netanya protea weinberg.
(photo credit: Courtesy Photo )
At the fifth anniversary celebrations of Protea Village, the Lev Hasharon luxury retirement community, residents were presented with an award for volunteering. Raleb Majadlla, chairman of Interior and Environment Affairs presented the award to the residents who volunteer their time with the police force every day to guarantee the safe return of thousands of students from the Dror School.
Protea Village opened its doors in August 2000 to its first two couples. Today, it consists of 267 total housing units, which include both apartments and villas, and employs 140 salaried workers. Protea is home to 410 residents aged 69 to 93. New arrivals must be at least 65, retired and physically and mentally able to live independently within the community.
South African-born Sylvia and Myron Weinberg, two of the founding residents spoke to Cafe Oleh, recalling that they have been happy there "right from the day we started."
The Weinbergs, who made aliya in 1986, are originally from Port Elizabeth, South Africa, where Myron worked in the printing and packaging industry, while Sylvia, a housewife, was active in the Women's International Zionist Organization (WIZO). After living in Kfar Saba for 14 years, they moved into Protea. Though their reasons for making aliya were in part Zionist, Sylvia says that the move was made much easier by the fact that they already had two children living in Israel.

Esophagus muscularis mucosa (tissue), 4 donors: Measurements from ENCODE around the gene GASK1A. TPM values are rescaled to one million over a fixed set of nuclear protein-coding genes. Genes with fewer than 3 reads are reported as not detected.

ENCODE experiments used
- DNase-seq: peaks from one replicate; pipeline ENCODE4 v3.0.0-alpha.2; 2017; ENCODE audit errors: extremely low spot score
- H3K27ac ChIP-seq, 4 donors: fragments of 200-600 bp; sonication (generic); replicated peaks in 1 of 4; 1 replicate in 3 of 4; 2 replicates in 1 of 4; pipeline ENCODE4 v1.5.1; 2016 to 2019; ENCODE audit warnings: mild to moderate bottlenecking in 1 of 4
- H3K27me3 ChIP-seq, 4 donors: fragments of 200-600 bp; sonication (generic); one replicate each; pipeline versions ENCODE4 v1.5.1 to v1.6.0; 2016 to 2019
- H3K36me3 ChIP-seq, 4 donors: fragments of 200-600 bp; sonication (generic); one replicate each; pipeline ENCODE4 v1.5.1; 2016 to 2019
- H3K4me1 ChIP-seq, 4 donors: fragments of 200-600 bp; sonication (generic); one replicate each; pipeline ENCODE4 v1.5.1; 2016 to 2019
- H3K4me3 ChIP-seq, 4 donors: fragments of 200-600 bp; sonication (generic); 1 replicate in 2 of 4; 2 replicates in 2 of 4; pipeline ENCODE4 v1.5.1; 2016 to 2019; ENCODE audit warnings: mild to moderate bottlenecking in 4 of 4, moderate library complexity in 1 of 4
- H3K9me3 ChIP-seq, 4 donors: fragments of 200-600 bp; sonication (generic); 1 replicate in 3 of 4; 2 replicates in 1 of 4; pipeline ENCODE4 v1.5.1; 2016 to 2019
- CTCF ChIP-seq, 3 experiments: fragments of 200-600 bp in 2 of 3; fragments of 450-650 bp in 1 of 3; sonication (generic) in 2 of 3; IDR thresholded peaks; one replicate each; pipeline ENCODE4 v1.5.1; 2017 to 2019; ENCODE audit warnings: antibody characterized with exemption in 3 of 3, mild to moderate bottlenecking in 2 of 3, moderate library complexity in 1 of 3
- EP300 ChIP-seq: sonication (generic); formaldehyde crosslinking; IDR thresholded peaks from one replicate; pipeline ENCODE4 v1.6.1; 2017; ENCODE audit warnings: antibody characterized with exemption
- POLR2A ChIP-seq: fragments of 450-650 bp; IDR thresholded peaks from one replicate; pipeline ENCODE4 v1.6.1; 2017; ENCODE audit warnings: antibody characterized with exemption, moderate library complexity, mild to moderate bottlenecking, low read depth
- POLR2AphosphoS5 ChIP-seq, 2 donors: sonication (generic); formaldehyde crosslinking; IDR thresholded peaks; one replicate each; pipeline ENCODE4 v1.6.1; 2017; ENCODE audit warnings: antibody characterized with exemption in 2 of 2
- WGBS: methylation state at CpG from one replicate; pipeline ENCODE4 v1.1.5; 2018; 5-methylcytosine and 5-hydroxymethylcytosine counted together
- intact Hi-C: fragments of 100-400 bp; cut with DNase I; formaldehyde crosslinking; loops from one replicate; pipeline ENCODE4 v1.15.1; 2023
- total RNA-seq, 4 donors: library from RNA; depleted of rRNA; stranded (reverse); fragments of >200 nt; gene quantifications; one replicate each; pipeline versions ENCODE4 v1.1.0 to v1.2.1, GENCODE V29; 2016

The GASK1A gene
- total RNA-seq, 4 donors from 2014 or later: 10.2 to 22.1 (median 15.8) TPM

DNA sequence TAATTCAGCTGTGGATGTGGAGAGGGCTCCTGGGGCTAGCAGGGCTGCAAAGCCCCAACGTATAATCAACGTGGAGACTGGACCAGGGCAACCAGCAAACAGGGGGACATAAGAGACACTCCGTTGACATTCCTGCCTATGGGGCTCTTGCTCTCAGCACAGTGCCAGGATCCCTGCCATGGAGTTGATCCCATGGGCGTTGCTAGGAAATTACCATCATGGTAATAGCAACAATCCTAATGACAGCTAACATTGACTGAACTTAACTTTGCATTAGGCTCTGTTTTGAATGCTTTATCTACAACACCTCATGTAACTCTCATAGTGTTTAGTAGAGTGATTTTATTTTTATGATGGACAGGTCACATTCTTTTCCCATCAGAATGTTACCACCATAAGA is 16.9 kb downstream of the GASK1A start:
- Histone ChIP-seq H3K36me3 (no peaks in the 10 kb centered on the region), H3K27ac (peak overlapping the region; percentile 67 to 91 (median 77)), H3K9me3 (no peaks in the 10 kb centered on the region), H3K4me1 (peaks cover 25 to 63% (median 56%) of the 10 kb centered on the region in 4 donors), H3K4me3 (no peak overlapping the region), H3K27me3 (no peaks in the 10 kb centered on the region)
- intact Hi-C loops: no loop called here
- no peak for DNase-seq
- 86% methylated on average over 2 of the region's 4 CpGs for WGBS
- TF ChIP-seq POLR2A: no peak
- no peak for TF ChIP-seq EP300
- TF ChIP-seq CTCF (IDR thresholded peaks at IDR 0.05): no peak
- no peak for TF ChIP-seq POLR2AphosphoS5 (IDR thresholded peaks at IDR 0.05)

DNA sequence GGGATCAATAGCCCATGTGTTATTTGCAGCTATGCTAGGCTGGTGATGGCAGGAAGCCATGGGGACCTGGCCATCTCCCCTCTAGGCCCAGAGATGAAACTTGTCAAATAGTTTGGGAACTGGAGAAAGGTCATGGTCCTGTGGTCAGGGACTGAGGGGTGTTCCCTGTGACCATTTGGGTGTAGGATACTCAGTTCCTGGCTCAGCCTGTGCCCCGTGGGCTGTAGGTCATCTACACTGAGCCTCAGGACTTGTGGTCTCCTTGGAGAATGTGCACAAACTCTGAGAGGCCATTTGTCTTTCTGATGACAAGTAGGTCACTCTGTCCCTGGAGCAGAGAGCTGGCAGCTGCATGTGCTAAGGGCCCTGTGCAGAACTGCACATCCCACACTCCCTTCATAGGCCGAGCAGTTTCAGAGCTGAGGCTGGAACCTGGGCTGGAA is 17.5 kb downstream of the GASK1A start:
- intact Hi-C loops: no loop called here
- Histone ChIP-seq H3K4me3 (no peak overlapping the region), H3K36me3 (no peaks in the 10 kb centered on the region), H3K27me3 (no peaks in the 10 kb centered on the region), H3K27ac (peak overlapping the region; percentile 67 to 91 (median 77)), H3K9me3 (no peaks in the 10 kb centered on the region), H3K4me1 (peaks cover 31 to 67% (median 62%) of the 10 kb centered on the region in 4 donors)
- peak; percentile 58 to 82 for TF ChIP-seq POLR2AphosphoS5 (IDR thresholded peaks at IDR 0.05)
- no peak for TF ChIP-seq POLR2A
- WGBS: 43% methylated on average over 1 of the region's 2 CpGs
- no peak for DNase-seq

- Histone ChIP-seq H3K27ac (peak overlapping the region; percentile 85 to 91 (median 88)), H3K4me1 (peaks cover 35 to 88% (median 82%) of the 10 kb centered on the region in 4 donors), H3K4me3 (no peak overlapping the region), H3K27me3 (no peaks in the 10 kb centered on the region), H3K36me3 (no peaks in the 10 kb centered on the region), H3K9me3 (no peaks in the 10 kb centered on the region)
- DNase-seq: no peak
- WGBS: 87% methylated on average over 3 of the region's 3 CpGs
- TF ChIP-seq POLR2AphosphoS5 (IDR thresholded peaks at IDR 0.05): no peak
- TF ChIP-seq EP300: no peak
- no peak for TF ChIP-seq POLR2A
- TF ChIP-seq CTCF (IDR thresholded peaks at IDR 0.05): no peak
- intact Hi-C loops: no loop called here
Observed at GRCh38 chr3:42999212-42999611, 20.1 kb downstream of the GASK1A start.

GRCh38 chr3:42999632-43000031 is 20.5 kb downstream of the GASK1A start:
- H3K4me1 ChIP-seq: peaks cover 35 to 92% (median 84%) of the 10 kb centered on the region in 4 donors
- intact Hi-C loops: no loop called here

They are a good example of how residents in Protea, despite the fact that they have retired from the daily grind of full-time jobs, find many ways to spend their time constructively. To stay active, Myron frequently volunteers at the ESRA nursery up the road from the village, working with various types of plants, and he also runs the local village pub at Protea, his "baby," which is well-equipped with a billiards table and dartboard. Sylvia runs the Protea library which has over 2,000 novels in multiple languages on the shelves, while daily newspapers laid out on the tables each morning allow the residents to keep track of current events. She also frequently attends lectures and musical programs.